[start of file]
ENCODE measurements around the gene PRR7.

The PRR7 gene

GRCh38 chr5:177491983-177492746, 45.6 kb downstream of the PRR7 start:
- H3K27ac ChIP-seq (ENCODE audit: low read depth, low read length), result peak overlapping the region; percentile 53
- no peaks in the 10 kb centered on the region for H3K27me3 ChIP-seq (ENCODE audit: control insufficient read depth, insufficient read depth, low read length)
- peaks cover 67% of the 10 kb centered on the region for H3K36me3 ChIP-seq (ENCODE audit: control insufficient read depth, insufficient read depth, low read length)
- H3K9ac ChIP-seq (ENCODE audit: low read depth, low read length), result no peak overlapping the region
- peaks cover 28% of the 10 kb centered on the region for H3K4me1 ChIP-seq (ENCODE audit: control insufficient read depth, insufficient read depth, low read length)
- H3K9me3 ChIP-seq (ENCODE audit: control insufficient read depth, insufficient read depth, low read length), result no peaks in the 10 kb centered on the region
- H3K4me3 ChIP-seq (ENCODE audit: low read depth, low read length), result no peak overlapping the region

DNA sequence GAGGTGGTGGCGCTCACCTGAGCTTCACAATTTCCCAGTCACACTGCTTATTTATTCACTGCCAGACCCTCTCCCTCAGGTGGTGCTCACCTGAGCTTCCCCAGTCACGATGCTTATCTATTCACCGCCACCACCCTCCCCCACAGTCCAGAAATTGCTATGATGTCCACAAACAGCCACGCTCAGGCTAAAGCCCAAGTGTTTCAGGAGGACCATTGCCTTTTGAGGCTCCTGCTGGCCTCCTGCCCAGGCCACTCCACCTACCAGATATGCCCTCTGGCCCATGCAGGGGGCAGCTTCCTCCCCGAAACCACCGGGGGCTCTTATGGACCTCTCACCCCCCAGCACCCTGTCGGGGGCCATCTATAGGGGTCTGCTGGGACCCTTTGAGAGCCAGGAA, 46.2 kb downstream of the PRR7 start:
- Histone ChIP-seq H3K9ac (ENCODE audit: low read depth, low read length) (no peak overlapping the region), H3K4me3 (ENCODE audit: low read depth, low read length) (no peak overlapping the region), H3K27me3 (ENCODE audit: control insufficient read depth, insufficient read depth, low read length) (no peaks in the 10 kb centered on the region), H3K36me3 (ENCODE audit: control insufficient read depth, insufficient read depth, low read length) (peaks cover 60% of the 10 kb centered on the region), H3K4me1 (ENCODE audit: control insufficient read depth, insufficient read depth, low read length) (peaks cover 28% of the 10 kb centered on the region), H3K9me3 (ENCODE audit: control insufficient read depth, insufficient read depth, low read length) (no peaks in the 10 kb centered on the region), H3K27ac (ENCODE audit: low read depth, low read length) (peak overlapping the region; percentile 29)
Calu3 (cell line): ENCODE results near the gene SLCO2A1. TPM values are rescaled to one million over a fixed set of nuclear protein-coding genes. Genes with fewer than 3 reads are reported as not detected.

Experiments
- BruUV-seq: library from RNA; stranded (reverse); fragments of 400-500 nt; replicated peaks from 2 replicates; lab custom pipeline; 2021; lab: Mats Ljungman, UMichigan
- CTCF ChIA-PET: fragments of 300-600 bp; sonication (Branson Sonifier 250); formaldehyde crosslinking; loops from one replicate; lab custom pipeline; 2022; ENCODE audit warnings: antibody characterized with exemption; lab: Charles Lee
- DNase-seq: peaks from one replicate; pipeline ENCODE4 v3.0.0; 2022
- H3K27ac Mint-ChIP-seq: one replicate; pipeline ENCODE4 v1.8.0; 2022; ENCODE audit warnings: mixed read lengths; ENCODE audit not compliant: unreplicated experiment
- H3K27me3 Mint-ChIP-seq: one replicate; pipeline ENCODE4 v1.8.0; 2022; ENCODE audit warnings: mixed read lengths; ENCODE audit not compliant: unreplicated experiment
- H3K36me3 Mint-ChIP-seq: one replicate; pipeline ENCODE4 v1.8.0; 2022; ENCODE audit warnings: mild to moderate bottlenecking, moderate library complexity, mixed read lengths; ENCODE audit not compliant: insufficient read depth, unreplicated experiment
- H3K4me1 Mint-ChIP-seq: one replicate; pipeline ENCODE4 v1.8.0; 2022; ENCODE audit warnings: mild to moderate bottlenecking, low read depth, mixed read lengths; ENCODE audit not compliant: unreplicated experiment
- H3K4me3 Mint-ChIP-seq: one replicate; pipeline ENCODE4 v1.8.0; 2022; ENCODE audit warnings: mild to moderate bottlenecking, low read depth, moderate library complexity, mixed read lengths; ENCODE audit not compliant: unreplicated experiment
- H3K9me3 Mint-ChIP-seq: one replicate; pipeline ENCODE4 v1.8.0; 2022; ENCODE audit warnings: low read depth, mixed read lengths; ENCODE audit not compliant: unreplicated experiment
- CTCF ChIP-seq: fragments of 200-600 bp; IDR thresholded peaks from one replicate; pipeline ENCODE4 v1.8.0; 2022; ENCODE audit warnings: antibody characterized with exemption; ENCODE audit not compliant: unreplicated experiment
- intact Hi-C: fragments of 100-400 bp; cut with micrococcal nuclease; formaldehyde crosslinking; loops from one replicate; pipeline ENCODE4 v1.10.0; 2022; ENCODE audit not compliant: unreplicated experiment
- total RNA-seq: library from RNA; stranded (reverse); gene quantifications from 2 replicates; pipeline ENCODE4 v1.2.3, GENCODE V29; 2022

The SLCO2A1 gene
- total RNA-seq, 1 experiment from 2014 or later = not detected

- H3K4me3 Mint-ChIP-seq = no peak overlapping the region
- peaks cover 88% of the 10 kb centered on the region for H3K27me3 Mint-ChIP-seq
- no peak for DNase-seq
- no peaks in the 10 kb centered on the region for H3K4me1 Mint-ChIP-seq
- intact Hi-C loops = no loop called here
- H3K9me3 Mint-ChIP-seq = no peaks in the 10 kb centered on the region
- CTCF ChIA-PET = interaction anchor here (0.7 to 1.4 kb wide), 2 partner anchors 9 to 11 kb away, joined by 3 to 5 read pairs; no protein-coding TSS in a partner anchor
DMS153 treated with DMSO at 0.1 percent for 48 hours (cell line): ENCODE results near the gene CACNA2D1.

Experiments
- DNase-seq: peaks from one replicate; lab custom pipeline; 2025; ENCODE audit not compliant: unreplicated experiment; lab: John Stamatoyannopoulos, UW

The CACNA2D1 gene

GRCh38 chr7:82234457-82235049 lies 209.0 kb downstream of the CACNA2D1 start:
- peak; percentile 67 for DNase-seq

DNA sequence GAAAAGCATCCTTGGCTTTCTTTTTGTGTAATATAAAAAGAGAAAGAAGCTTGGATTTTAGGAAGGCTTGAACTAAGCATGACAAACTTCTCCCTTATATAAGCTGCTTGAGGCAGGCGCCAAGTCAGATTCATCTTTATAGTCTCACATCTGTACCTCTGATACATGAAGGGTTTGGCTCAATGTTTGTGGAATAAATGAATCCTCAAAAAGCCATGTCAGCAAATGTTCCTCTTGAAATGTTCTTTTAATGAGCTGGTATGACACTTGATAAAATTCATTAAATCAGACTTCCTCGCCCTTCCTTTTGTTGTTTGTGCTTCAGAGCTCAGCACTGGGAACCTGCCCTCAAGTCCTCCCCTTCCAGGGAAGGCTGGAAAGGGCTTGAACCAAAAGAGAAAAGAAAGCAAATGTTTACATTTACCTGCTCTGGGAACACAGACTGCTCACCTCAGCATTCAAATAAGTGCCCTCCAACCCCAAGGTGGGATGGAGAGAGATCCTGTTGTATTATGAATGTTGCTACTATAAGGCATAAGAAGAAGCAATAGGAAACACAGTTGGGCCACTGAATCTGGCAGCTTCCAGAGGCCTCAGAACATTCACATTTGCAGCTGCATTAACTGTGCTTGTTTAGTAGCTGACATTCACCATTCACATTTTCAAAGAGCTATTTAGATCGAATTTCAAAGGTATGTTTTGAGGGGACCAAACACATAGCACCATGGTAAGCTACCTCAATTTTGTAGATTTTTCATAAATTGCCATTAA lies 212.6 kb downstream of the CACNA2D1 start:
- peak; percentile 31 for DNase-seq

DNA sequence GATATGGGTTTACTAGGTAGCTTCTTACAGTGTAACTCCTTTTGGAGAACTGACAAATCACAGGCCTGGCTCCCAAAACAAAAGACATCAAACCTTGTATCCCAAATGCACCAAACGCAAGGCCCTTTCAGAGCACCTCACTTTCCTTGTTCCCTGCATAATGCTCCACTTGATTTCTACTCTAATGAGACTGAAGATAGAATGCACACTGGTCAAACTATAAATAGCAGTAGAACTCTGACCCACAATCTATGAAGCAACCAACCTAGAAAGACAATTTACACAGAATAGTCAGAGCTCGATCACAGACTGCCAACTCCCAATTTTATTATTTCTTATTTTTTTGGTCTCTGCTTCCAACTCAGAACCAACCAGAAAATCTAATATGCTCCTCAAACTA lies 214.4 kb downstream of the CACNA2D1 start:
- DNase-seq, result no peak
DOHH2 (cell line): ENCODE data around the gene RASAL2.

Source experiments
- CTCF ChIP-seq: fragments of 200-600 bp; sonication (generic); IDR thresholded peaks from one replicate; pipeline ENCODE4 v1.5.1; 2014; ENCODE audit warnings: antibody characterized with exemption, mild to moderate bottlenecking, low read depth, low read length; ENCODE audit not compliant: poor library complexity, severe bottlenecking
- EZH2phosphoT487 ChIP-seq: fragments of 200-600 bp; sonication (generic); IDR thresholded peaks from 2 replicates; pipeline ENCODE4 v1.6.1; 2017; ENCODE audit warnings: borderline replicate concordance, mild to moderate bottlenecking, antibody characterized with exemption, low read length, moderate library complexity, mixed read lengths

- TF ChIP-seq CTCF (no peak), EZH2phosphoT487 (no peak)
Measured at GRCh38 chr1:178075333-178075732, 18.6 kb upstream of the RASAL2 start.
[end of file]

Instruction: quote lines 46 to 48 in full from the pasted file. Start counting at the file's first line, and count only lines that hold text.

DOHH2 (cell line): ENCODE data around the gene RASAL2.

Source experiments
- CTCF ChIP-seq: fragments of 200-600 bp; sonication (generic); IDR thresholded peaks from one replicate; pipeline ENCODE4 v1.5.1; 2014; ENCODE audit warnings: antibody characterized with exemption, mild to moderate bottlenecking, low read depth, low read length; ENCODE audit not compliant: poor library complexity, severe bottlenecking